My previous client couldn’t continue as he was going through a divorce but, because I went the extra 10% he referred me his friend who I’m still training 3 years later.
3. Relationships are everything
Plain and simple… having positive relationships makes you indispensable. This goes for clients and colleagues. The old adage “It’s who you know, not what you know” is more true now than ever. People are so overwhelmed with claims of great results and glossy marketing that the common client doesn’t listen anymore. Often the only way to get people through the door is by getting your ‘client army’ to spread your good name. Foster positive relationships with everybody you interact with wherever you go and you’ll never go hungry.
Coach Nick Tumminello
1. I learn from everyone I can, especially those who do things differently than I do.
You don’t learn when all you do is gravitate toward the people that reinforce what you’re already doing.
2. I take a hybrid approach to training.
This approach allows me to create a non-biased, multidimensional training program that utilizes the best aspects from multiple forms of training from bodybuilding to yoga, and from martial arts to sports performance.
Hybrid training gives me more opportunity to make each and every workout more well-rounded, more fun and more effective for my clients.
3. I’m customer service driven!
I empower my clients with the opportunity to help me develop workout programs that they’ll actually enjoy doing and look forward to integrating into their daily life.
Many trainers confuse what we do as fitness professionals with what strength coaches and physical therapists do.
Strength coaches and rehab pros are NOT customer service driven because they don’t have to be. Instead, they are protocol driven. They are like car mechanics.
I realized that I’m not a car mechanic, I’m more like the custom car shop. The customer comes in, tells us exactly what they want. And, that’s exactly what we deliver in the best way we know how.
I still educate My clients on how to also get what I feel they need. But, they always know that my #1 goal is to give THEM what they came to me for!
At Performance U, we are not just about delivering results. It’s actually listening to our clients and delivering the results THEY asked for. If we don’t give our clients what they’re paying us their hard earned money to do. Then, we don’t feel we are doing our job, even if we had success giving them what we thought they needed.
In short, I never forget who’s session it is – It’s THEIRS, not mine!
1. I put my emphasis on teaching
I was once a personal trainer who wanted to “wow” you with each workout. That can lead to short term success. Now I try to answer a little of the “why” each time I see a client. Teaching has led to long term success.
2. Not being too professional
You can’t put on the straight face and be all business all the time. Clients want to see the real you, relate to you, and have fun around you. You need to be a professional, but loosen up and be yourself when appropriate.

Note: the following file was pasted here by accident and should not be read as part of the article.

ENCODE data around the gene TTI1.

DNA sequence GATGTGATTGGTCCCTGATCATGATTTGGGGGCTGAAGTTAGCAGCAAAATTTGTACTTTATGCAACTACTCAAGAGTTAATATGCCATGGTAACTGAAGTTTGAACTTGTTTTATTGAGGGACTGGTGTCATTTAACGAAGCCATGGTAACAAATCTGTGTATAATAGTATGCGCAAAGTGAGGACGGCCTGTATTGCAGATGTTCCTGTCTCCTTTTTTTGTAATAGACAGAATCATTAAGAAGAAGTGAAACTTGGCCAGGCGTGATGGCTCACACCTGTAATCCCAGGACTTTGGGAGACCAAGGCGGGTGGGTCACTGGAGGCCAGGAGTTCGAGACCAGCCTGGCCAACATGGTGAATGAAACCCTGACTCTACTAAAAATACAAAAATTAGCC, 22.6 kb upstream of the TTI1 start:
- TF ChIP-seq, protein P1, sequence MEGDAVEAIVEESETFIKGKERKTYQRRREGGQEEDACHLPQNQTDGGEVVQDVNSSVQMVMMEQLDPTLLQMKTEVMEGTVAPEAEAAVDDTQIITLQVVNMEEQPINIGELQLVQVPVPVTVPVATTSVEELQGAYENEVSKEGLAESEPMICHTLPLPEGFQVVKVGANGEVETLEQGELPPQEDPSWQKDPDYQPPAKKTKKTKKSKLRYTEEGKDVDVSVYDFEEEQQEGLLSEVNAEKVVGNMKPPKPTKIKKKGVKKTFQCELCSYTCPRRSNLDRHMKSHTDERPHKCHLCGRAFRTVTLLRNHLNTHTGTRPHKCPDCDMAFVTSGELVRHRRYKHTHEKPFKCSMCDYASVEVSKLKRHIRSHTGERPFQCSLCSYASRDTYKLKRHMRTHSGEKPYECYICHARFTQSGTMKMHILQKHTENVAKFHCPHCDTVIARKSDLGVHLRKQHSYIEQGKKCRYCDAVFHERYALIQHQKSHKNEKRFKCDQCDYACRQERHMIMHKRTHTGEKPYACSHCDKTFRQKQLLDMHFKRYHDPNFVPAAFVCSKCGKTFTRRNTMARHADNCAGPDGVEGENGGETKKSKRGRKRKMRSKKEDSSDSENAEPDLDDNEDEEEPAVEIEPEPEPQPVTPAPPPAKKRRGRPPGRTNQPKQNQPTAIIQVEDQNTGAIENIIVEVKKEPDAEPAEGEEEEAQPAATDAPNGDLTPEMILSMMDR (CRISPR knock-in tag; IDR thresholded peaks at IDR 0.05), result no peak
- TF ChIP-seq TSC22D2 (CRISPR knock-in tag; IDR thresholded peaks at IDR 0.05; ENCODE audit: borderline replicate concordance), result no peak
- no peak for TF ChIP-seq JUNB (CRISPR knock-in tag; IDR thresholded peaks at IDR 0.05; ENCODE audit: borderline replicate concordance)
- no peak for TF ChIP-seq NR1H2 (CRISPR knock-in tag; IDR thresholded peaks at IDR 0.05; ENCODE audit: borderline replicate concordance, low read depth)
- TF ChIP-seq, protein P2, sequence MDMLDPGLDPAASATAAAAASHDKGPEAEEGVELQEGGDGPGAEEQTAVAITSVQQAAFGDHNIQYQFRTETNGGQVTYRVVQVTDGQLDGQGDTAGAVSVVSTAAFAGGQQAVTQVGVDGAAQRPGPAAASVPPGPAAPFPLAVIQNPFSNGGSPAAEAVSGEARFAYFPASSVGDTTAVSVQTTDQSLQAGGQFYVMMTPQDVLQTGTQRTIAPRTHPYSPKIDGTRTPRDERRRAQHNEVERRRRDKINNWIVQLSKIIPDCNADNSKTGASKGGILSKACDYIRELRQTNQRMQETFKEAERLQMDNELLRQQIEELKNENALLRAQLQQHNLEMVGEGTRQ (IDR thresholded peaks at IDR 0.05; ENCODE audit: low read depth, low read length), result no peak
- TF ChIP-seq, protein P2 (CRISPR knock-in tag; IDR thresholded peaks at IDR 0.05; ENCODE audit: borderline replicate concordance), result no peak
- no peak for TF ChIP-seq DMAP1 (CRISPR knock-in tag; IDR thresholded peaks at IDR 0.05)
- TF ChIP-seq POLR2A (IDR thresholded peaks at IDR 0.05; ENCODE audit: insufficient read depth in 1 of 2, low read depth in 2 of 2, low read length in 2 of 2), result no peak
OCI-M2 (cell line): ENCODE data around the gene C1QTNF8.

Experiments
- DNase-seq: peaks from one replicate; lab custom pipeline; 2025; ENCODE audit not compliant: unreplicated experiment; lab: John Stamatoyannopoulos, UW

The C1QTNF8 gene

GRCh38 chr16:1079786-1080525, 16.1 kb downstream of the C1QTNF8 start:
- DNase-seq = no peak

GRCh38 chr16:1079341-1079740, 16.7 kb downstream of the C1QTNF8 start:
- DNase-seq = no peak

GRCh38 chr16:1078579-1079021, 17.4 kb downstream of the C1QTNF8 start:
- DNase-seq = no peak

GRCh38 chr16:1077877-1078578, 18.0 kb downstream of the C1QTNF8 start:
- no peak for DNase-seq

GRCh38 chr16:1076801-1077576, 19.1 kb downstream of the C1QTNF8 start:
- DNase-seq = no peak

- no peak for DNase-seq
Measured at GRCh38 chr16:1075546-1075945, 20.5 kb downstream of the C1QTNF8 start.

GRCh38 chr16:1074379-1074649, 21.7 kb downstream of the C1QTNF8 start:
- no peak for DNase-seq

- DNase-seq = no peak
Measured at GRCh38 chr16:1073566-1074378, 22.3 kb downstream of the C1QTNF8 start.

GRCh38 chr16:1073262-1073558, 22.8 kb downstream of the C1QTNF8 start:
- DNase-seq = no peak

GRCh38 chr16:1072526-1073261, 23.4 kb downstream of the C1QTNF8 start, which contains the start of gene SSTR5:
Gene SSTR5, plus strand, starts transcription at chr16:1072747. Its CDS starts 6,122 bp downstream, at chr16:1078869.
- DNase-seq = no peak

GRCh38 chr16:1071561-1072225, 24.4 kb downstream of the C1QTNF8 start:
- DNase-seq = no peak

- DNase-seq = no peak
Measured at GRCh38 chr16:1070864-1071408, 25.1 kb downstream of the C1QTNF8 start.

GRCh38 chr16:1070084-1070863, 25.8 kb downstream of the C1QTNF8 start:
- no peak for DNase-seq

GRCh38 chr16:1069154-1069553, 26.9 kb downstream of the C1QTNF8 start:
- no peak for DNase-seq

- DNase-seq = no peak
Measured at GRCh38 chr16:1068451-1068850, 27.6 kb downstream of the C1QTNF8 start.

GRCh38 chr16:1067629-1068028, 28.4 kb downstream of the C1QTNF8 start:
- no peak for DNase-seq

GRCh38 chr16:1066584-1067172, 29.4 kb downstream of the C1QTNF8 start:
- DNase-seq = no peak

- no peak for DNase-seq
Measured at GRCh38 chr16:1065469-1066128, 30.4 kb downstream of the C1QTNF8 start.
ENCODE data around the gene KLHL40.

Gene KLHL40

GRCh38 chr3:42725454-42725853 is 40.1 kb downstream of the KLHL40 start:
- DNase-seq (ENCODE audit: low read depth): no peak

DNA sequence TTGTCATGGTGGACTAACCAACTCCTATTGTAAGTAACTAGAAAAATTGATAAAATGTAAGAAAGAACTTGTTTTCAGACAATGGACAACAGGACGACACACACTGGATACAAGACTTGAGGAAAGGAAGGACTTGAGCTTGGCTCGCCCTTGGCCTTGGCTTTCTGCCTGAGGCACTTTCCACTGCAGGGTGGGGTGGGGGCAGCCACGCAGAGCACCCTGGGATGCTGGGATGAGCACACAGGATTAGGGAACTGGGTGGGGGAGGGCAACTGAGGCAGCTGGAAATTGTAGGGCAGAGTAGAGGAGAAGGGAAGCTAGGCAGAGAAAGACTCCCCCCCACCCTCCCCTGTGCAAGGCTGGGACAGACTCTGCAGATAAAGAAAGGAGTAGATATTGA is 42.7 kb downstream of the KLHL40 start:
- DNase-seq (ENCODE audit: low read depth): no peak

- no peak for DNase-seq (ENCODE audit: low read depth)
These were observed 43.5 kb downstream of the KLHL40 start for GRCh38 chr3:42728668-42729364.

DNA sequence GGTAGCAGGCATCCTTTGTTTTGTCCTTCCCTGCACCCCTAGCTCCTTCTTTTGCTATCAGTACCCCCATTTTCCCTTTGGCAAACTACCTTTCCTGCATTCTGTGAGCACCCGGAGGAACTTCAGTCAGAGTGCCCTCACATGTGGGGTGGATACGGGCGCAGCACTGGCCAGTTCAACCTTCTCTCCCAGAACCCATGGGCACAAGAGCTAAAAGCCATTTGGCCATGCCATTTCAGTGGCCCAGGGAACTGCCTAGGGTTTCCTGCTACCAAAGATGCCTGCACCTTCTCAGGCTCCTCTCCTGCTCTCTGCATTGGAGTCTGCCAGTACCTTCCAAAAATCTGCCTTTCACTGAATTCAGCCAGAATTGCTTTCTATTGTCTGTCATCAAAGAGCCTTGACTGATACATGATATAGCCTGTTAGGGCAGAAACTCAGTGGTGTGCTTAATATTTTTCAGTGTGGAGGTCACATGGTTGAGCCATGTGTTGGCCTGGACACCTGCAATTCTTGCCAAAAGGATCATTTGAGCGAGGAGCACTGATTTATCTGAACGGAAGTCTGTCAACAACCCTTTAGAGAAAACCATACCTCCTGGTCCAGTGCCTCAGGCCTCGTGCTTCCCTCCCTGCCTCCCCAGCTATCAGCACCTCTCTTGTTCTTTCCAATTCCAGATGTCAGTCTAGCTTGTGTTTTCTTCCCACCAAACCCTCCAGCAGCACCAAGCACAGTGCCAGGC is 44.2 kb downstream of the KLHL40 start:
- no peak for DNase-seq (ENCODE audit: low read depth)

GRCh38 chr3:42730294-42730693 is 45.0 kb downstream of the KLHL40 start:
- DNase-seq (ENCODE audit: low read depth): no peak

3. I became more concerned with what my clients did outside of the gym.
I developed systems to help monitor nutrition, sleep, and mood/ attitude. There are 168 hours in a week, you get to control maybe four tops. Don’t under estimate your ability to influence the decisions made throughout the week.
Coach Neghar Fonooni
1. Shadowing a more experienced trainer
Find someone whose work you respect and see if they will let you shadow, intern or be mentored. Offer any help you can to them in exchange for their expertise. Clean toilets and mop floors if you have to-any exposure to someone successful in your area of interest will be beneficial. Visit other facilities and professionals and soak up anything they are willing to teach you.
2. Have the confidence to say you don’t know something
No one expects you to know everything, and when you start to think you do, you are in trouble. Saying “I’m not sure, I’ll look into that” does not make you appear as a novice, as some trainers fear; rather a professional who is in constant search of new information.
3. Never give up
When I took this on as a full time career, I was a single mother with virtually no income to speak of. The first 6 months were so daunting that I almost gave up and went back to government work. Instead, I set goals that were realistically attainable and built a business from the ground up. Because I didn’t give up when things got rough, I am now pretty successful and have to actually turn away clients because my schedule can’t accommodate them. If you’re passionate and you stay the course, you will find success.
Coach Dean Somerset
1. I stopped believing that I couldn’t
I watched in amazement what some of the big names in the fitness industry were doing, and sat there thinking “Wow, I wish I could do that.” But then I came to the realisation that they were at one time in my exact same shoes, and somehow found a way to do something unique to overcome. I decided that if it was done, then it was possible, and the only limitation to my own success was my willingness to change my outlook and make an effort.
2. I stopped thinking I was unique, and started to become unique like everyone else